The second personal experience I would identify with is within the firefighter health and wellness initiative. I have witnessed firefighters asking fire chiefs why they have not had a medical evaluation per industry standards. Then following a Courage to Be Safe® presentation, I have watched as joint labor-management negotiations unfolded to seek an agreeable Health and Wellness Program for all.

On a regular basis, we are starting to see an increase in reports of how seat belts have saved firefighters during apparatus related motor vehicle accidents. These reports are a further testament to the effectiveness of the Courage to Be Safe® training program. I would like to point out though, that even with the success we have seen in the short time since the program’s inception, there still is hard work to be done to meet our goals. I would like to challenge all Everyone Goes Home® state advocates to realign your commitment toward the mission of reducing your state’s numbers.

If you feel you are stuck in a rut towards ideas for future deliveries and venues, then turn your attention towards other sources of assistance. For instance, if your state fire academy is not currently presenting or supporting the program, I would attempt to get the program included into a recruit or rookie school curriculum. Another option is to offer the program at a local, county or regional fire school. Lastly, I would recommend making contact with your local government. They may offer municipal government liability protection, insurances and education. These organizations all provide many wonderful training opportunities to reduce liability and risk…which sounds exactly what the Courage to Be Safe® training program is all about.

As Courage to Be Safe® Instructor, I would like to personally thank all of the survivors who contributed to the life safety summit and assisted in the research and development of the life safety initiatives. The ultimate tribute to a lost brother or sister firefighter should be celebrated each and every time another firefighter lives to respond another day. Without your personal involvement as a surviving family member, without living through your heartfelt stories and the ability to view the numerous memorials within the Courage to Be Safe® training program, this program would definitely not have impact it currently does. With that said, a tip of my cap to all of you who have rededicated your loved one’s commitment so others can have a safer working environment. Lastly, to all the men and women who have died in the line of duty, we may have lost your strength and presence but we as a service have gained insurmountable information to further protect and serve your fellow man.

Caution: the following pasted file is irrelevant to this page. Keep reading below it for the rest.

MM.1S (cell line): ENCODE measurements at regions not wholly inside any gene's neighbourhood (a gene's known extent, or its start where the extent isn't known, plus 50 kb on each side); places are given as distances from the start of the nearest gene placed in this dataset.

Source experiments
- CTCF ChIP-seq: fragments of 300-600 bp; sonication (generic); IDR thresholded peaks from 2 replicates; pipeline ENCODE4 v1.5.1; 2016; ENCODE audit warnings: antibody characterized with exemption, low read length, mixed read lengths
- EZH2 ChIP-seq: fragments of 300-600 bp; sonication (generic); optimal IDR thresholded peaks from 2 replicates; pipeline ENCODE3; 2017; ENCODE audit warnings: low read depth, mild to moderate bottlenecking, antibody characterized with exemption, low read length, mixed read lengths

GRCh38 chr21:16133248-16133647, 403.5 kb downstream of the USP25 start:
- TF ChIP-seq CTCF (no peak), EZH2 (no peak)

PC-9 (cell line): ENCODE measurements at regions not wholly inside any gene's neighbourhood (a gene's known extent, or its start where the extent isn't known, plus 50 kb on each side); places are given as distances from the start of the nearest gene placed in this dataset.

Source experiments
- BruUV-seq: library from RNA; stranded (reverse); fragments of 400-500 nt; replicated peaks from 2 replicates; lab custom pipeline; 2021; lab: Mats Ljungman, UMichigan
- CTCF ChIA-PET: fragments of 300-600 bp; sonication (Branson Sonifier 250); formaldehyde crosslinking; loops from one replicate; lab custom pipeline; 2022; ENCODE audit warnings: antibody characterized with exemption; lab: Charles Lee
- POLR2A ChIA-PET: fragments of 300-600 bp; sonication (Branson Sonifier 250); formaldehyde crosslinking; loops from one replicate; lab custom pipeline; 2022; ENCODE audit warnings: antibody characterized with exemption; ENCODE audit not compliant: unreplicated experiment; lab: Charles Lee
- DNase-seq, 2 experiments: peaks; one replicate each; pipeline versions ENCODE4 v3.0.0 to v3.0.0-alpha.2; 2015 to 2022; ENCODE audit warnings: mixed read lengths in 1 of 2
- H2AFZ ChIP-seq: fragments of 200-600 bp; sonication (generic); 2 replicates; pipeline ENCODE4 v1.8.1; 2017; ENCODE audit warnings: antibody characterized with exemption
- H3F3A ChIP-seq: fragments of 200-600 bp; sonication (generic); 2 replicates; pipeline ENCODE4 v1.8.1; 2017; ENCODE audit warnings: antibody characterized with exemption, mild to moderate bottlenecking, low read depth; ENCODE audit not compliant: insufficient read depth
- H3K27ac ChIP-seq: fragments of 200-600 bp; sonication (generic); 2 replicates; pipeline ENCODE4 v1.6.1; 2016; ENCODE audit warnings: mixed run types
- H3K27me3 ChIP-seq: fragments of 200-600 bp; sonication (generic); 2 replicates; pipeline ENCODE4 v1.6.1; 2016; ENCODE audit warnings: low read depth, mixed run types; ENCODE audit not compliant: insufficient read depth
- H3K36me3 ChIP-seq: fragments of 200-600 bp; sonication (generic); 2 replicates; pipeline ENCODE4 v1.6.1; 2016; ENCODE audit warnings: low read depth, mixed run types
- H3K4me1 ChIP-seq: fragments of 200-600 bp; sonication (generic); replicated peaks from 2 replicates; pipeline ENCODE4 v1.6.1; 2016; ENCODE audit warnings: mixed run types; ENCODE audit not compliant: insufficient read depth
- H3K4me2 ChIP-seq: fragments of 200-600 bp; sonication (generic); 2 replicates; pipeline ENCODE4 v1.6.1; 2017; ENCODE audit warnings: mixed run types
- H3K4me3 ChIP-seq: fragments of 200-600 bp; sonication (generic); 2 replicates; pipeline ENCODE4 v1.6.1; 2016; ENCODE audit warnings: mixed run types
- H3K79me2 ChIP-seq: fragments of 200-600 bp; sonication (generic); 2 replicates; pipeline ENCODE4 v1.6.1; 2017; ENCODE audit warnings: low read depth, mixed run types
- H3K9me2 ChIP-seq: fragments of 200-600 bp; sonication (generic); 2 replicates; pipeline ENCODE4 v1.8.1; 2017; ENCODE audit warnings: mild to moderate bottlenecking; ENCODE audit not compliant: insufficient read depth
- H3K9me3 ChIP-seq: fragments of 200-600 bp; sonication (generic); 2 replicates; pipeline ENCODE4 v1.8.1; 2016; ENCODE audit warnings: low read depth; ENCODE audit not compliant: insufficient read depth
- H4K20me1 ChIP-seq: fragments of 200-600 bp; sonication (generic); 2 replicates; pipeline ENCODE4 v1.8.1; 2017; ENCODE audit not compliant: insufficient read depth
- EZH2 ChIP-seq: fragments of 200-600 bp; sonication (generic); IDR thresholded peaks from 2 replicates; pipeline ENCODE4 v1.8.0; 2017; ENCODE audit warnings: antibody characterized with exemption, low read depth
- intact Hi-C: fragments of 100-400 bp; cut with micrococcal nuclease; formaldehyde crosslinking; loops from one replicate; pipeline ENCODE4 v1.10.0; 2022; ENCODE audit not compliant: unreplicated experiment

Lt. W. Greenwood is a 16 year veteran of the fire service with experience in various volunteer, paid-call, and career fire departments throughout the State of New Hampshire. He holds a board of directors seat with the Fire Instructors and Officers Association of New Hampshire. He currently is working as a Career Lieutenant with the City of Keene, New Hampshire Fire Department and owns an advanced firefighter training and leadership company called FETC Services.